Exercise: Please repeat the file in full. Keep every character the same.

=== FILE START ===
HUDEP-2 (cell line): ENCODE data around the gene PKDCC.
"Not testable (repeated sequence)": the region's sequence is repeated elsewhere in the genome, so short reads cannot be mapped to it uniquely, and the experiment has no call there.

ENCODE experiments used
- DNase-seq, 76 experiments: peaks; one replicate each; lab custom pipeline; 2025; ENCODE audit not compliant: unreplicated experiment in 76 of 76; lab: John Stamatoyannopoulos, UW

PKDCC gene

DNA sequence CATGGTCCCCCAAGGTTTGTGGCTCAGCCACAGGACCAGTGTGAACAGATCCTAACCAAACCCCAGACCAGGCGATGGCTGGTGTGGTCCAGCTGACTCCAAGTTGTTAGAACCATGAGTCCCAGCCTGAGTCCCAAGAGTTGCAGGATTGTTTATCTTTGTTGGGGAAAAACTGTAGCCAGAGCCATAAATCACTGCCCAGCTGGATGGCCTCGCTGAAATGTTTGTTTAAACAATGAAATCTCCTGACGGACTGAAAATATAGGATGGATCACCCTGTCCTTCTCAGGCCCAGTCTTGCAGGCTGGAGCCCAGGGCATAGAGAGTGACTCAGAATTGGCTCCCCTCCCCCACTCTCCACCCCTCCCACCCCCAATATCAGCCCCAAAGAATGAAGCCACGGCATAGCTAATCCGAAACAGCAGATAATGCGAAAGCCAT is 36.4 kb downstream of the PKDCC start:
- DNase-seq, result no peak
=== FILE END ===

HUDEP-2 (cell line): ENCODE data around the gene PKDCC.
"Not testable (repeated sequence)": the region's sequence is repeated elsewhere in the genome, so short reads cannot be mapped to it uniquely, and the experiment has no call there.

ENCODE experiments used
- DNase-seq, 76 experiments: peaks; one replicate each; lab custom pipeline; 2025; ENCODE audit not compliant: unreplicated experiment in 76 of 76; lab: John Stamatoyannopoulos, UW

PKDCC gene

DNA sequence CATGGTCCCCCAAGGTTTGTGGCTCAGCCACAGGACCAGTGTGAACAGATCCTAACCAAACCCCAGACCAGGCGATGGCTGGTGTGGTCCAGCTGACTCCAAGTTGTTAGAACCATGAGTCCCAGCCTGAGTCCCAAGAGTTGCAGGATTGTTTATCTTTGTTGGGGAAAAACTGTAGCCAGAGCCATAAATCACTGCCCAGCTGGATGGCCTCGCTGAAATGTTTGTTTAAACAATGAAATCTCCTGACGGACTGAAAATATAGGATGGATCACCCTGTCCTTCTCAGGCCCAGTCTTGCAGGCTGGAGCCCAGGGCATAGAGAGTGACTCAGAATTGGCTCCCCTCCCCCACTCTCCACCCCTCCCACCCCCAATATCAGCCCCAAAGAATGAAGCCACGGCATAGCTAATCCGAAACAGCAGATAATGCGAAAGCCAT is 36.4 kb downstream of the PKDCC start:
- DNase-seq, result no peak